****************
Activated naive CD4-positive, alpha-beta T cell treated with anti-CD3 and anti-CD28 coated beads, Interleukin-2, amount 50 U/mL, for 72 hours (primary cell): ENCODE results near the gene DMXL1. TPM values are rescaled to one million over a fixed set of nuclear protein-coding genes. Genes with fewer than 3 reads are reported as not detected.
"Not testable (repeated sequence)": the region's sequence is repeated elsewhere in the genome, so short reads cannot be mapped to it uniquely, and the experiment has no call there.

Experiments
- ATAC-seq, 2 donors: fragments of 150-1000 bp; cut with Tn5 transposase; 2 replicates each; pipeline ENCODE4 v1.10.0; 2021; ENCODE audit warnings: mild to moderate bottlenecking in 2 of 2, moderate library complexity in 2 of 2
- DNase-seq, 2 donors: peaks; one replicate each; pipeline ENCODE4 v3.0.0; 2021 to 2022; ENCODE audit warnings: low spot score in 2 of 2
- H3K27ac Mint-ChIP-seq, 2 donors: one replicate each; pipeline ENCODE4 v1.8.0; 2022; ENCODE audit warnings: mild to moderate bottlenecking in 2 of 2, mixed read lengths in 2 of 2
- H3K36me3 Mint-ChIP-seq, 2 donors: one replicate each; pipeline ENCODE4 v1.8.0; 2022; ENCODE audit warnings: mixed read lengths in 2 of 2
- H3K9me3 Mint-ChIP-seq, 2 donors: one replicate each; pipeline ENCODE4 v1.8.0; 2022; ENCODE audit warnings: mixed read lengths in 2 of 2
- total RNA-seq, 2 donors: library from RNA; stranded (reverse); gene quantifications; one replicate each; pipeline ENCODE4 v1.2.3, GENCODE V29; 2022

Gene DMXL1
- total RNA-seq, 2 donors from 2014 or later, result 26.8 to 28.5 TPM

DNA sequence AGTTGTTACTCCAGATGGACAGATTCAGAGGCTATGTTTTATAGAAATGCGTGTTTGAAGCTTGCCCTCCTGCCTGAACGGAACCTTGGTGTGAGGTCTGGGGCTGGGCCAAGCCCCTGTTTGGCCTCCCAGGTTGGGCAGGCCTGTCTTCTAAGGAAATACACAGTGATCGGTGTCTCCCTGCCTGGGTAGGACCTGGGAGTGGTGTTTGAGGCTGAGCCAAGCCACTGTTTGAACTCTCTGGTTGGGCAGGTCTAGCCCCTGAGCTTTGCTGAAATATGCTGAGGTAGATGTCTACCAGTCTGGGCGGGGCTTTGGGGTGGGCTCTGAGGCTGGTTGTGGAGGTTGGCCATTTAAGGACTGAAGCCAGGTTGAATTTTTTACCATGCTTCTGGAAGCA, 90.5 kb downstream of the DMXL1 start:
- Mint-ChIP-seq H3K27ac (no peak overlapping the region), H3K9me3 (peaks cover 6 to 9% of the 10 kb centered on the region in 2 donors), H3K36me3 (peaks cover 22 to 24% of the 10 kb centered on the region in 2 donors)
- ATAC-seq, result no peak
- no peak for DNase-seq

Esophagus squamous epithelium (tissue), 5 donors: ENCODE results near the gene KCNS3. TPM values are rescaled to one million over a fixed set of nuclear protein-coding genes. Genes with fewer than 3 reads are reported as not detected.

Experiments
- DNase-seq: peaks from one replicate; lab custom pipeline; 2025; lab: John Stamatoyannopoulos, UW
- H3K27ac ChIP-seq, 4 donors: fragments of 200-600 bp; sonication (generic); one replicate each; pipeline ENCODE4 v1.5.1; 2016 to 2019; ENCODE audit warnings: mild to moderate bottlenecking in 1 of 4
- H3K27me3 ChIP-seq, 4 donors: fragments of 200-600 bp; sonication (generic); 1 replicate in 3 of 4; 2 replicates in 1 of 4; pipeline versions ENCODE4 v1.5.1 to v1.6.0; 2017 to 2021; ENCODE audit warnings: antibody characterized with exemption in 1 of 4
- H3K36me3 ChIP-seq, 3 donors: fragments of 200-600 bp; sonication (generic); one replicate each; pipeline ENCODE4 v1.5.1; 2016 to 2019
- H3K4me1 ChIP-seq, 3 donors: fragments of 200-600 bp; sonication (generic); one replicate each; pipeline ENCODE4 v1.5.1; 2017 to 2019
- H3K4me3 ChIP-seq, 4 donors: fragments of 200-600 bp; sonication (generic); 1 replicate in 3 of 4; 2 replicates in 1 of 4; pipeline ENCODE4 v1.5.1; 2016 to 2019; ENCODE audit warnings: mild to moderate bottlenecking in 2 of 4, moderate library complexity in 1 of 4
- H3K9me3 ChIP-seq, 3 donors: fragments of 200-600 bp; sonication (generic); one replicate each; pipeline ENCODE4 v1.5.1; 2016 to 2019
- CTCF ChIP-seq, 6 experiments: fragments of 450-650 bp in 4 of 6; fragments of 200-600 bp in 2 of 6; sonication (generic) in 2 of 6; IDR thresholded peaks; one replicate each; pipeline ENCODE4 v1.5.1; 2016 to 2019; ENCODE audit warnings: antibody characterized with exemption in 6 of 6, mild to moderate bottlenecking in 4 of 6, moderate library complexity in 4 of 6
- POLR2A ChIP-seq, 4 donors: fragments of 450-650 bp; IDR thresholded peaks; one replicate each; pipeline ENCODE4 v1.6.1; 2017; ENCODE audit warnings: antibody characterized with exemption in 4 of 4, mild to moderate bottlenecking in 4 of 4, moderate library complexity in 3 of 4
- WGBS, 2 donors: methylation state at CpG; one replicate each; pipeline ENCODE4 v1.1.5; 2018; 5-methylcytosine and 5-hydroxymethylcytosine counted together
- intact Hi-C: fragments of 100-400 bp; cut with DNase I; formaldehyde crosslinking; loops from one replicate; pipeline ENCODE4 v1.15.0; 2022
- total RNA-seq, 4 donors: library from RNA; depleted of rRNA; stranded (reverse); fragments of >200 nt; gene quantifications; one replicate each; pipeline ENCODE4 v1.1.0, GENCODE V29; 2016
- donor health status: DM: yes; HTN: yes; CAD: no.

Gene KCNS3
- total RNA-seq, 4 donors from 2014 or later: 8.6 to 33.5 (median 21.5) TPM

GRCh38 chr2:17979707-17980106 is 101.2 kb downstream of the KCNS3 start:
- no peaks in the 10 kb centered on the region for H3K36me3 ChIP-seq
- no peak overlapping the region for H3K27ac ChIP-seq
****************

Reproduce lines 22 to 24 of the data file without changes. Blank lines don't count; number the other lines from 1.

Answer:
- H3K4me1 ChIP-seq, 3 donors: fragments of 200-600 bp; sonication (generic); one replicate each; pipeline ENCODE4 v1.5.1; 2017 to 2019
- H3K4me3 ChIP-seq, 4 donors: fragments of 200-600 bp; sonication (generic); 1 replicate in 3 of 4; 2 replicates in 1 of 4; pipeline ENCODE4 v1.5.1; 2016 to 2019; ENCODE audit warnings: mild to moderate bottlenecking in 2 of 4, moderate library complexity in 1 of 4
- H3K9me3 ChIP-seq, 3 donors: fragments of 200-600 bp; sonication (generic); one replicate each; pipeline ENCODE4 v1.5.1; 2016 to 2019